question Dwight David Eisenhower's name belongs among the heroes
of the twentieth-century. Most people have heard of his leadership
of Allied invasions of North Africa and France during World
War II, command of NATO's armed forces, and service as president
of the United States from 1953 to 1961.
What is in
question here is this: was Ike a Texan, where he was born, or a
Kansan, where he grew to young adulthood before going off to West
Point in 1911?
And the answer
probably should be that Ike was a citizen of the world who rarely
lived anywhere for long after his graduation from West Point until
his final residence on a farm near Gettysburg, Pennsylvania.
| President Eisenhower's
Birth Place in Denison
Photo courtesy Jay Goode
That Ike was
born in Denison,
Texas, on October 14, 1890, was confirmed by his mother. When
Ike became famous during the war, Jennie Jackson wrote to ask if
he had been born in Denison.
He responded that he did not know and directed her to his mother,
who said that Ike entered the world in this north Texas railroad
town. Specifically, Ike was born in the front bedroom of a two-story
structure located at the corner of Lamar and Day streets, adjacent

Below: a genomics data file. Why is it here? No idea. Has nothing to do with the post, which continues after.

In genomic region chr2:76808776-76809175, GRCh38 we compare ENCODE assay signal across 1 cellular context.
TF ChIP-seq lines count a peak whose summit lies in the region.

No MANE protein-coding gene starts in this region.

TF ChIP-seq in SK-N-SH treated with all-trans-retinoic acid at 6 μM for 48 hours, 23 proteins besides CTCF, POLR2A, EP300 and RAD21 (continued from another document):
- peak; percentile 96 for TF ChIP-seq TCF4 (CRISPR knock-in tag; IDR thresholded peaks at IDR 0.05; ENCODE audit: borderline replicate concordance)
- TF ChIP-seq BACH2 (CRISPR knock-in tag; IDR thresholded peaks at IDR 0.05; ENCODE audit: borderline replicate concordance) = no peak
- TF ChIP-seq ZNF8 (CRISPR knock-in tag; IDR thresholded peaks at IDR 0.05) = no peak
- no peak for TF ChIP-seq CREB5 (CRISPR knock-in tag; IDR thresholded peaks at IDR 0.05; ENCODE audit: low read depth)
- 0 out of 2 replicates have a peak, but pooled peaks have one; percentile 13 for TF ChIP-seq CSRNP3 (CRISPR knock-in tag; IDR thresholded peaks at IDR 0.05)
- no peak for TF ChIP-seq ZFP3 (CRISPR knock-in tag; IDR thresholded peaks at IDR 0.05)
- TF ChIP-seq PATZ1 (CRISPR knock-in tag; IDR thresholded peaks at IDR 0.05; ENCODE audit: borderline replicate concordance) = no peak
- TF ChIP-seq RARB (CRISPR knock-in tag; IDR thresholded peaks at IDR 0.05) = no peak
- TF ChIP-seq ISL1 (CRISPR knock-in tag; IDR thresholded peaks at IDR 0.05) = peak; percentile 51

to the Missouri, Kansas, and Texas Railroad.
The reason this
blessing came to the Eisenhower's in Denison
was that Ike's father, David J. Eisenhower, worked as a wiper for
the MKT in the Denison
railyards. Within six months of the event the Eisenhower family
returned to Kansas and Ike grew up in Abilene,
which he and others always regarded as his "home town."
Eisenhower's Birth Place
Photo by John Troesser
his birthplace three times: first, in 1946 while still in the Army;
in 1952 while campaigning for the presidency; and in 1965, just
four years before his death. To modern visitors, Ike's presence
is pervasive. From the nine-foot statue of Eisenhower in his WWII
uniform, which greets visitors in the yard, through photos and artifacts
which occupy every room, the visitor is reminded of the era in which
Ike was born.
Texas has only
two "presidential" birthplaces -- Ike's and LBJ's
-- and both are historical
parks. After the war the Gold Star Mothers cared for Ike's natal
cradle. In 1952, the Eisenhower Birthplace Foundation was organized
by the late Sid Richardson. The foundation acquired the property
in 1955, restored it, and reopened it to the public in 1958. Presently
it is operated by Texas Parks & Wildlife Department.
The railroad tracks
are gone, save for a replica to indicate their nearness to the house
over 100 years ago. Too bad. But regardless if Ike was born on the
"right" or the "wrong" side of them, the "tracks" he made across American
and world history make this an important place in East
All Things Historical
MARCH 18-24, 2001Column
A syndicated column in over 70 East Texas newspapers
(Archie P. McDonald is Director of the East Texas Historical Association
and author or editor of over 20 books on Texas)
Texas | Texas
Towns | Texas State Parks
| Columns |